Healing London

Shalev, Arieh Y.
July 2005
New Scientist;7/16/2005, Vol. 187 Issue 2508, p20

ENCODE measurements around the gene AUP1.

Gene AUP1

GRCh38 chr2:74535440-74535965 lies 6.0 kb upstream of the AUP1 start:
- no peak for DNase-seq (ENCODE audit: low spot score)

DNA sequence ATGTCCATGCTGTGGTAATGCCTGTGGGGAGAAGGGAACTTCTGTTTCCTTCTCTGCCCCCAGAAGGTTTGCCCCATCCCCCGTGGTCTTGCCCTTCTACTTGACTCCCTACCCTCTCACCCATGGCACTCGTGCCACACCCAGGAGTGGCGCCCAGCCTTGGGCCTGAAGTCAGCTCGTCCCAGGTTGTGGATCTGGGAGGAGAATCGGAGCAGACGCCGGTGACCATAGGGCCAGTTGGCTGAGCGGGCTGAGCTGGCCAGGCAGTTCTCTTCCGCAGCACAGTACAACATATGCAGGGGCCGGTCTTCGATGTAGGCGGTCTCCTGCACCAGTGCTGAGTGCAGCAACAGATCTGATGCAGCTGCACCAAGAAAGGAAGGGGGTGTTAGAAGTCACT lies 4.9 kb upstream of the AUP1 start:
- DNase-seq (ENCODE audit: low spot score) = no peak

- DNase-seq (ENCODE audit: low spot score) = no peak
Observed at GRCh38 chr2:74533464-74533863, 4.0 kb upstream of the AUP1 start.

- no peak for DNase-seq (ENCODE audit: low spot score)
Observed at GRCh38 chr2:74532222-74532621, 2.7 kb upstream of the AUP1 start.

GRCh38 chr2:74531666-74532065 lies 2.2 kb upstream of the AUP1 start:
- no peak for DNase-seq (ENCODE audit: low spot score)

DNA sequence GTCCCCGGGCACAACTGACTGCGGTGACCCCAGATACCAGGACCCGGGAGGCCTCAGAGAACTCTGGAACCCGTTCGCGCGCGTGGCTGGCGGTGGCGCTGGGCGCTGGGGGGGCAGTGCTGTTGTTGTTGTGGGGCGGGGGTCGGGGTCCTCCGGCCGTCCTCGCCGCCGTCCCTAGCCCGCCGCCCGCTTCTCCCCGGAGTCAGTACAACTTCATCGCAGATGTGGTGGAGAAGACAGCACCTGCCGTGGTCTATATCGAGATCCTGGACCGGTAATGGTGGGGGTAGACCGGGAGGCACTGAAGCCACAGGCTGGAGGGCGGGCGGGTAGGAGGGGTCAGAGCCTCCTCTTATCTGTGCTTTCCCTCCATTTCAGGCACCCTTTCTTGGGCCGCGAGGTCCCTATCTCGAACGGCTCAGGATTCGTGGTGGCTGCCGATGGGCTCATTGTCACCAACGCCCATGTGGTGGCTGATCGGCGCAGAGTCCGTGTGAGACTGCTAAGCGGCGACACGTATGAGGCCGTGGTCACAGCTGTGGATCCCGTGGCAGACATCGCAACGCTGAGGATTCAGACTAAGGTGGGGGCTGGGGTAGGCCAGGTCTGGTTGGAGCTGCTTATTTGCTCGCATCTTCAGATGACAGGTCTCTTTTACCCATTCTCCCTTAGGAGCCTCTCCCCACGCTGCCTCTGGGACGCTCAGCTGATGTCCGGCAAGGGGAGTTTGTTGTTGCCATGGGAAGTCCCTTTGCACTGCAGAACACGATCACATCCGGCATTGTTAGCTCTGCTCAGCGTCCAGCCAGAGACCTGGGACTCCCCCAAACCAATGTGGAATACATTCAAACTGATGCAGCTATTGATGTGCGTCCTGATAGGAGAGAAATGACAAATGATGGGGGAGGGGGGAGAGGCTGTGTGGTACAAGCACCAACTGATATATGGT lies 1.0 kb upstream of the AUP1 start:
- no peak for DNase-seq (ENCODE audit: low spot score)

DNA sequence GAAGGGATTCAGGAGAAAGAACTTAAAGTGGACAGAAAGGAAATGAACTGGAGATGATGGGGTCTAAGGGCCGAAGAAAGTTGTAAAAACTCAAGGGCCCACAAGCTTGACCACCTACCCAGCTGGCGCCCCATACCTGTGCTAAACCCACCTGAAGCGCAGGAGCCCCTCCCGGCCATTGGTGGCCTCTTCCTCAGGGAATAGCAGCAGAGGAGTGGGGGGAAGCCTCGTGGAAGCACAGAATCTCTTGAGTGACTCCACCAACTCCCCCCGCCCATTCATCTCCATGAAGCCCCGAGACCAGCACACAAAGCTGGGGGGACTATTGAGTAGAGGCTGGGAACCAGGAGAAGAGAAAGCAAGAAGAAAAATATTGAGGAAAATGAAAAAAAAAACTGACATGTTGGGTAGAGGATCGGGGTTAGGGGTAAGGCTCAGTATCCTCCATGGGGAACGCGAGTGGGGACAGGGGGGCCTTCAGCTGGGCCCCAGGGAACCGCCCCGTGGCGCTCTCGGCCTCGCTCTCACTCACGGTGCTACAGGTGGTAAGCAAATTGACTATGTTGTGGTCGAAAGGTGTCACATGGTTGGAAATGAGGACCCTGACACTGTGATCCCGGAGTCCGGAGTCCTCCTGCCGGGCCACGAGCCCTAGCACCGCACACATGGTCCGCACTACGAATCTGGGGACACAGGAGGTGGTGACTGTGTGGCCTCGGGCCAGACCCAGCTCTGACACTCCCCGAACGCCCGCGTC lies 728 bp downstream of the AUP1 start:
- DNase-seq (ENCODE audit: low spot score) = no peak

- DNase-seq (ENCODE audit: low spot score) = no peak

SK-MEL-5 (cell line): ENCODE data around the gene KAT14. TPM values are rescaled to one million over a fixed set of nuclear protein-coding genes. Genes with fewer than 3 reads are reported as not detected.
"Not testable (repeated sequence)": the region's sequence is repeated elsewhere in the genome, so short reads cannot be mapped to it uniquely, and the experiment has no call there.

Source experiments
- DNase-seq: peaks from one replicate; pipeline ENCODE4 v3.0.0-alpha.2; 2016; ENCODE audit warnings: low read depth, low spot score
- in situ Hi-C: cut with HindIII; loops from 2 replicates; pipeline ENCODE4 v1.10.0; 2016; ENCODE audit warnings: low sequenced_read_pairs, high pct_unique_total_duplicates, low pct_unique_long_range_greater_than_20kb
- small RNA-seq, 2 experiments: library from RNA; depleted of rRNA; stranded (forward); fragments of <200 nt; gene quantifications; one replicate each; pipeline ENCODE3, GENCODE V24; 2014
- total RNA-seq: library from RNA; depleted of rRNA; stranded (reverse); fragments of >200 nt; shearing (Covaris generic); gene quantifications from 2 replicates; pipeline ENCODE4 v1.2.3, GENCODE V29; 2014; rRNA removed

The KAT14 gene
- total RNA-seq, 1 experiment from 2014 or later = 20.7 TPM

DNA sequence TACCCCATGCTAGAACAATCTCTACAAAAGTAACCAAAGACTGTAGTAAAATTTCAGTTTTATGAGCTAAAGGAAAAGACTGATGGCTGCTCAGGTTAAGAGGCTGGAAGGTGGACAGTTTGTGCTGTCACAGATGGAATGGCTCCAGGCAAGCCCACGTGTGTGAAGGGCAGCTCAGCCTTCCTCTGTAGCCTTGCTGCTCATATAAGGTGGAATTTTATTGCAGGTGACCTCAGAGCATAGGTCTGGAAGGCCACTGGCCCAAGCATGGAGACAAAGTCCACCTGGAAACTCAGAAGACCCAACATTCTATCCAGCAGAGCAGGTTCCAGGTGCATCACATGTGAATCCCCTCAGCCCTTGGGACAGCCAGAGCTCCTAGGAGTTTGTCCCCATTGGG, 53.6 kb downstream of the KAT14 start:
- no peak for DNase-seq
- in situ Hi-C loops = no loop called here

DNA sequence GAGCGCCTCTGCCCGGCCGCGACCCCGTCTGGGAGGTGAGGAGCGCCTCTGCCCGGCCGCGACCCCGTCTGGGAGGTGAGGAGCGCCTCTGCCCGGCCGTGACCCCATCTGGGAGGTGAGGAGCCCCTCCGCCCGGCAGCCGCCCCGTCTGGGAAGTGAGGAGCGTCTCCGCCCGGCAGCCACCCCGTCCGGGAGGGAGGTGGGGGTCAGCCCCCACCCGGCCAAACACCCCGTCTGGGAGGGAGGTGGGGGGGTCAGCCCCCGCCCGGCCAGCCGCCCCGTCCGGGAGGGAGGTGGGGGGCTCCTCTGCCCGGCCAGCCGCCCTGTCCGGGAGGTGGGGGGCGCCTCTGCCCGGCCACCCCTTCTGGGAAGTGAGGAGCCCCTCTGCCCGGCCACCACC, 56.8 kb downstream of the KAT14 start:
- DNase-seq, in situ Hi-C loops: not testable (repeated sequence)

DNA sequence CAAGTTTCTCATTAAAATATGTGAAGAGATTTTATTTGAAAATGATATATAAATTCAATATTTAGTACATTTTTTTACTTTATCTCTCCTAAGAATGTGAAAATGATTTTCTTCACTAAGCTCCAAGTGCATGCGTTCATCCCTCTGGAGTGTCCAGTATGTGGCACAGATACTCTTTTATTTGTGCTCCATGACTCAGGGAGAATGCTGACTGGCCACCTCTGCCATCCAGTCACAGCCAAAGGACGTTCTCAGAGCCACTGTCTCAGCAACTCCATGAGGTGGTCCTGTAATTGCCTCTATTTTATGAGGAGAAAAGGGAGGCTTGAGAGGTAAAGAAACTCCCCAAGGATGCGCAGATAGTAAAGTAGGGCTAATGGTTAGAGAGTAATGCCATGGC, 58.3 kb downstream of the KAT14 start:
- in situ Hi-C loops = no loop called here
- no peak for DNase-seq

This article discusses on how people cope after terror attacks. Research has consistently shown that, contrary to popular belief, people behave with restrained purposefulness and mutual support during disasters. After each act of terror, it took about two weeks for the streets of Jerusalem to again be filled with people. Shops in Jaffa Street, which was bombed repeatedly, remained open throughout the hostilities. Fear and horror can leave enhanced memory traces, mostly in those areas of the brain involved in the processing of emotion, warning and alarm. These can result in conditioned responses that are involuntarily triggered when the person is reminded of the event.


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